Murmurings that Fujifilm will be one of the next companies to introduce a full-frame mirrorless camera aren’t new. The X200 is supposedly going to be full-frame and Fuji’s executives themselves confirmed that they “would like to challenge” the full-frame market when they spoke to DPReview at CP+. Pilling on to all this talk is a new piece of info sent to Fuji Rumors that seems to indicate the X200 isn’t the only camera Fuji might be packing a full-frame sensor into. According to the tipster — who is a new source, so extra salt on this one — the X-Pro2 is also going to be a full-frame camera. The source was also kind enough to fill in some details, explaining that none of the current Fuji lenses will work with the full-frame model, and so Fuji will be releasing 3-5 new FF Fujinon lenses at the same time to make sure early adopters have some glass to play with in addition to Leica lenses via a detachable mount……..
See on petapixel.com
While these lenses are fairly close in focal length, they are clearly built for different purposes. I’ve been waiting for a portrait lens for almost a year now, ever since I sold my Nikon 85mm ƒ/1.4 AF-D. The FUJINON XF 56mm ƒ/1.2 fills that void admirably aside from the true focal length difference, and is actually usable out to the edges of the frame unlike the Nikon. Finally I can get back to portrait work. The FUJINON XF 60mm ƒ/2.4 Macro seems built for carefully considered images and precise focusing. It was always sort of a stop gap for Fujifilm shooters wanting a flattering portrait lens, and it still is the prime to beat for most flattering focal length in my view. It’s a very good lens and does what it does well, but it’s not a dedicated portrait lens, nor was it ever intended to be. I always figured I’d borrow a 60mm ƒ/2.4 for this comparison, but with the support of my awesome readers, I was able to afford to buy one, and I’m happy to have it. Not only so I can continue testing and adding to articles like these, but macro work is something I haven’t had a chance to do much of and the 60mm ƒ/2.4 is a great starting point. I can also see myself packing it instead of the 56mm ƒ/1.2 for landscape shooting since it’s so much lighter and very sharp edge to edge. 39mm filters aren’t exactly expensive either…….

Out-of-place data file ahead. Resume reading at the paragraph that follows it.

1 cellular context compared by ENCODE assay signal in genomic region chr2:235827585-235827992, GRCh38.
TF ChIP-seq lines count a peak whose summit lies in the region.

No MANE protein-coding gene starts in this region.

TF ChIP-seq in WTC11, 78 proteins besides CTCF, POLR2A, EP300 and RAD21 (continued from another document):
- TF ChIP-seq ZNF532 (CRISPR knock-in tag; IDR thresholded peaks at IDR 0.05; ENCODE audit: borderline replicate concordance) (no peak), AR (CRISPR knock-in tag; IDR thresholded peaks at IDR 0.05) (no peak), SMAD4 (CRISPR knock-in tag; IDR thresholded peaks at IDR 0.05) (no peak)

See on www.fujivsfuji.com
Is the Fuji X-Pro1 a camera suitable for wedding photojournalism photography?
I don’t like talking about equipment. As you surely know, in good photography the camera itself has really low importance. However I would like to talk about a camera who have brought to me (again and more) the joy to take images. Put it together an excellent lens lineup and you have the Fujifilm X Series. Briefly, I found this camera to be a joy of use thanks to the light weight, the silent and smooth operation and the ability to completely make me invisible, and this is a very important aspect for wedding photojournalism. The AF operation is good enough for capturing everything happens in a wedding day, from running kids to the first dance with low light. The only disappoint is the slow buffer operation that makes this camera not so good for those photographers who like “spray and pray”. This flaw was finally an advantage for me, I improved my way of shooting, letting me concentrate more to achieve the best image for that moment…..
In all my travels, Sydney has been the toughest opponent when it comes to jet lag. It will lull you to sleep, then dump cold water on you at 2am. This time I played it differently. You can’t fall asleep if you don’t stop moving. I landed in Sydney from LAX at 7am. I grabbed my camera and walked around a very quiet city, and for some reason, I chose to only shoot in black and white. I guess I wanted to see the city in a new way. There is something special about a city just waking up……
See on danielincandela.com
On my return from The Sacred Cities Photo Expedition-Workshop last week, a handful of readers asked me these questions:
1. Why wasn’t I more thrilled with photographing the Holi festivities in Vrindavan and Mathura?
2. Why haven’t I used the Fuji X-Pro1 more often (only an estimated 10% of the time)?
Well, I certainly was excited to photograph Holi, particularly as the pink/fuschia, yellow and neon green powders being thrown in the air, smeared on people’s clothes and faces made for compelling color (and possibly monochrome) photography. However, something was missing….and I knew that that something would be missing much before traveling to India. The large majority of my photo expeditions are event-specific; whether it’s to photograph the mind-blowing annual death commemoration of Sufi saint Moin’uddin Chisti in Ajmer, the bloody rituals of Velichapadus in Kerala or large Ngaben (cremations) in Bali. These events are usually religious and spiritual, and masses of people attend them to express their devotion and faith…….